4 FL VA Centers Need Further Review
More than 8,500 new patients are still waiting for initial medical appointments at six VA hospitals and clinics throughout Florida 90 days or more after requesting them, according to an audit released Monday by the Veterans Affairs Department.
About 37 percent of the U.S. sites visited by the feds will require further review based on responses from front-line staff, including facilities in Gainesville, St. Petersburg, Lake City and Pensacola.
The site team assessments in Florida found that the larger VA medical centers in Gainesville, St. Petersburg and Lake City need follow-up audits based on responses from front-line staff. And the Community Based Outpatient Clinic at Eglin Air Force Base near Pensacola also made the list for “further review.”
The longest waiting list was at the Gainesville facility, which had 4,000 new patients who were unable to get an appointment 90 days after requesting one. More than 3,000 who enrolled at that facility in the past 10 years never received appointments.
The C.W. Bill Young VA Hospital in St. Petersburg -- formerly known as Bay Pines -- was next in the state with 712 new patients unable to get appointments 90 days or more after requesting one. Nearly 1,200 who have enrolled in the facility in the past 10 years still have not gotten an appointment, the audit found.
A new patient had to wait an average of 63 days to see a specialist in Tampa and an average of 48 days in Miami and Gainesville to see a primary care doctor, according to the audit.
Additionally, more than 5,000 who enrolled at Florida VA facilities over the past 10 years have never had appointments.
The audit of 731 VA hospitals and outpatient clinics around the U.S. found that a complicated appointment process created confusion among scheduling clerks and supervisors. A 14-day goal for seeing first-time patients was unattainable given the growing demand among veterans for health care and poor planning, the audit said. The VA has abandoned that goal. The audit noted 13 percent of VA schedulers reported supervisors telling them to falsify appointment dates to make waiting times appear shorter.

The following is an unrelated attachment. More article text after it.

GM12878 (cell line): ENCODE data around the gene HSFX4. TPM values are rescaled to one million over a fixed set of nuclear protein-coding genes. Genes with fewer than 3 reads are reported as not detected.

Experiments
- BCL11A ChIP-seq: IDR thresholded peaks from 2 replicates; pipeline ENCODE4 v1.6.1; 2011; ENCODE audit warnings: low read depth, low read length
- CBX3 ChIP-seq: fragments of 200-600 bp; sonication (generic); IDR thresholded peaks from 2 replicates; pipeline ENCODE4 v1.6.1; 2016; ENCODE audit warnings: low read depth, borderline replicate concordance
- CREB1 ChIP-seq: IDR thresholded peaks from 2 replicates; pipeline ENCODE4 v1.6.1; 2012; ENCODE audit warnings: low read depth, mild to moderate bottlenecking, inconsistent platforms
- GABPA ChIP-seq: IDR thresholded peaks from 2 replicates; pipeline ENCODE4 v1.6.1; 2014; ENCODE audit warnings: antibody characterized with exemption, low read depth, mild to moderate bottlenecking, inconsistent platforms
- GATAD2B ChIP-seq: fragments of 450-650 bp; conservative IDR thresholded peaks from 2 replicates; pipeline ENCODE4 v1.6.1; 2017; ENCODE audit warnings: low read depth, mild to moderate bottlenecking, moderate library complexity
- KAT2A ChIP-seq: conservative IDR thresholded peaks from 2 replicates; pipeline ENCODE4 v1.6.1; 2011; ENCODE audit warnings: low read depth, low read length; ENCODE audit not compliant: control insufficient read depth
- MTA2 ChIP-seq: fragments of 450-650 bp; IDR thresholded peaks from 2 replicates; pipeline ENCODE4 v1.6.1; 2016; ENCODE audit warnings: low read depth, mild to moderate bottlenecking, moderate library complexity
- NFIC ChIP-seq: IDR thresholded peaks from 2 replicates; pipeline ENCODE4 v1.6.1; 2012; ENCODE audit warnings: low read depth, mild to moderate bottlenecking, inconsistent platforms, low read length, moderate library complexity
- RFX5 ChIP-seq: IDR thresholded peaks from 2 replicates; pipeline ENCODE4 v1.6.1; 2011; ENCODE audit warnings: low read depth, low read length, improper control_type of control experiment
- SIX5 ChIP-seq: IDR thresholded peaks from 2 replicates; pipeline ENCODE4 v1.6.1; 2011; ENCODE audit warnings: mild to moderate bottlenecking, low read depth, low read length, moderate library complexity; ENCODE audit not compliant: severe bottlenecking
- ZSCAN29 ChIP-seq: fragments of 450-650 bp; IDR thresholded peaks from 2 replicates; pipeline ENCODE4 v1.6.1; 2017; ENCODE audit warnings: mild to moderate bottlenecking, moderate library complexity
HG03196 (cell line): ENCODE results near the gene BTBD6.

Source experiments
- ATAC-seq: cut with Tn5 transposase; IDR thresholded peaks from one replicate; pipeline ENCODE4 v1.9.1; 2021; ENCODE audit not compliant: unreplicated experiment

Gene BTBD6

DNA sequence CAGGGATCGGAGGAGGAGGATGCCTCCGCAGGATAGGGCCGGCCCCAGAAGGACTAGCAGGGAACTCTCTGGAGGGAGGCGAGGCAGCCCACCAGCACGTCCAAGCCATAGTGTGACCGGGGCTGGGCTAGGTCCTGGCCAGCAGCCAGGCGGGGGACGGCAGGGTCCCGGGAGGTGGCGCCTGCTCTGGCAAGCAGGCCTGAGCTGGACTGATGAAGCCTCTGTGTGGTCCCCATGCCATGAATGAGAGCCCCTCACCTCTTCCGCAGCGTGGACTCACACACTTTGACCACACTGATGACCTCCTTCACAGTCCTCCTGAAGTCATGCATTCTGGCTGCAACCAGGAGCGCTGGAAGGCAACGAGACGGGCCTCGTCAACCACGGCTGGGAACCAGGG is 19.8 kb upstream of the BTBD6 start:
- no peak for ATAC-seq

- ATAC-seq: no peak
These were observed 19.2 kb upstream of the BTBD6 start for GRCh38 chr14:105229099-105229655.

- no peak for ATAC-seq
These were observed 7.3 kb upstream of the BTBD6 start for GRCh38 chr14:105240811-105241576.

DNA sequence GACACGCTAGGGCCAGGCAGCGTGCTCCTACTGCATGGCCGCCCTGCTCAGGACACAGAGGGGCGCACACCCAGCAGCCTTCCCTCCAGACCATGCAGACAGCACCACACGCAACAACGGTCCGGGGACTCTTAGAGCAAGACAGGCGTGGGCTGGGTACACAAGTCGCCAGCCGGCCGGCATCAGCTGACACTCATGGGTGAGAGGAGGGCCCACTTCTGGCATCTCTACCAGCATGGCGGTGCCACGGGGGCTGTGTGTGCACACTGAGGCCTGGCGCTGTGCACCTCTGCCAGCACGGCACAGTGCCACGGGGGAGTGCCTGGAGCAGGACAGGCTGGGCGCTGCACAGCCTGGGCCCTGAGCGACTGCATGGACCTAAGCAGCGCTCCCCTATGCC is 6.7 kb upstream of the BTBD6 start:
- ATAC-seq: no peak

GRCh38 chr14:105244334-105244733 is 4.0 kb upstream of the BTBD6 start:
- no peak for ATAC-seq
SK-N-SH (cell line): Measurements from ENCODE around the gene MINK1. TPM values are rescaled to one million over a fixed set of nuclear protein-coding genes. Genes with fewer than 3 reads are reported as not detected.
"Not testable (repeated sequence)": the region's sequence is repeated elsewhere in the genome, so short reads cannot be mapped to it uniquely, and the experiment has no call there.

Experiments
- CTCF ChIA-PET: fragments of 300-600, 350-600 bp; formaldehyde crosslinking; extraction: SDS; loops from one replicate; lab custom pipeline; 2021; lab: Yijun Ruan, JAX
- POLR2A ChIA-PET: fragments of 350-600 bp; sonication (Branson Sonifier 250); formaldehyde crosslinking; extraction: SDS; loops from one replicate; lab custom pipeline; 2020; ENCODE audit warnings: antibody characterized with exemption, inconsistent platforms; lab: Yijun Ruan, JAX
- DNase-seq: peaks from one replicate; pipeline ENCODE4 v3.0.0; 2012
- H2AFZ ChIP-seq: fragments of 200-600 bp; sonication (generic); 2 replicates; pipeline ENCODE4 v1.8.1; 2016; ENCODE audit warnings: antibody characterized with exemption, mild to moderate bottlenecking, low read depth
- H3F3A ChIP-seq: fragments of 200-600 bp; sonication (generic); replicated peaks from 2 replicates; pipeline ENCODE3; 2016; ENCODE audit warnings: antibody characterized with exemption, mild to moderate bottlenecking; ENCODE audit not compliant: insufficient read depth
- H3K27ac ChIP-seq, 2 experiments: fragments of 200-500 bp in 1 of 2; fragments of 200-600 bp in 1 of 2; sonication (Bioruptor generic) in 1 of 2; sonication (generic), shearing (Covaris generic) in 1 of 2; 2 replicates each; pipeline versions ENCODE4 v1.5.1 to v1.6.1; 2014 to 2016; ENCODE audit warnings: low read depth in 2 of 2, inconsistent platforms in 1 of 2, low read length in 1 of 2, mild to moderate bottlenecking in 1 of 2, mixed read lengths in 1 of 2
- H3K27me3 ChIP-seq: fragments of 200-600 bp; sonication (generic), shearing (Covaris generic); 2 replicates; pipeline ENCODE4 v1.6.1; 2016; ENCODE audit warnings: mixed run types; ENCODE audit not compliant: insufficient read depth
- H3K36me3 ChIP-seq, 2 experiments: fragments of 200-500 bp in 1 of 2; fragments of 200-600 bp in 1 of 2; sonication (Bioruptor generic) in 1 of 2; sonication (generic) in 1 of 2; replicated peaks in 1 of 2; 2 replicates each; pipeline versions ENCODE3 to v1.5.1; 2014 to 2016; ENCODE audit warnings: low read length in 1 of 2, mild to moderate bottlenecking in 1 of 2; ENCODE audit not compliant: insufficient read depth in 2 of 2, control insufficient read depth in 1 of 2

The massive data release comes amid growing nationwide concerns with veterans' care. Last month, long wait times and secret waiting lists ultimately prompted the resignation of VA Secretary Eric Shinseki. The issue has also become a political thorn for the Obama administration during mid-term elections, which Republicans have seized on.
Florida officials filed a lawsuit last week after making unannounced visits to VA hospitals in in West Palm Beach, Bay Pines, Miami, Lake City, Gainesville and Tampa in April and May to investigate allegations of substandard care. VA officials blocked them each time.
In letters to Republican Gov. Rick Scott and Elizabeth Dudek, secretary of the Florida Agency for Health Care Administration, VA officials said federal facilities aren't subject to state laws.
The Sunshine State is home to 1.6 million veterans and boasts the largest population of World War II veterans in the nation, according to the Florida Department of Veterans' Affairs.
State officials said they filed the lawsuit after receiving numerous complaints with references to long wait times, lack of attention, unsanitary conditions and improper medical care.
In a letter to the governor, employees at the West Palm facility said four patients fell between 2013 and 2014, causing serious injury and, in one case, death. Another patient missed a chemotherapy treatment because a chemo nurse wasn't scheduled.
Another veteran in his 50s was having a pacemaker replaced when employees allege he went into cardiac arrest because the anesthesiologist used the wrong size needle. That patient developed fasciitis and underwent an emergency surgery to save his arm, but he subsequently died, according to the letter signed by "concerned employees."
A copy of the letter was included in the lawsuit filed by state officials.
Meanwhile, federal officials have taken several steps to address the scandal, including hiring freezes at administrative offices. The agency also plans to use temporary staffing measures, including mobile medical units, to accelerate care for veterans on wait lists.
About 37 percent of the U.S. sites visited by the feds will require further review based on responses from front-line staff, including facilities in Gainesville, Bay Pines, Lake City and Pensacola.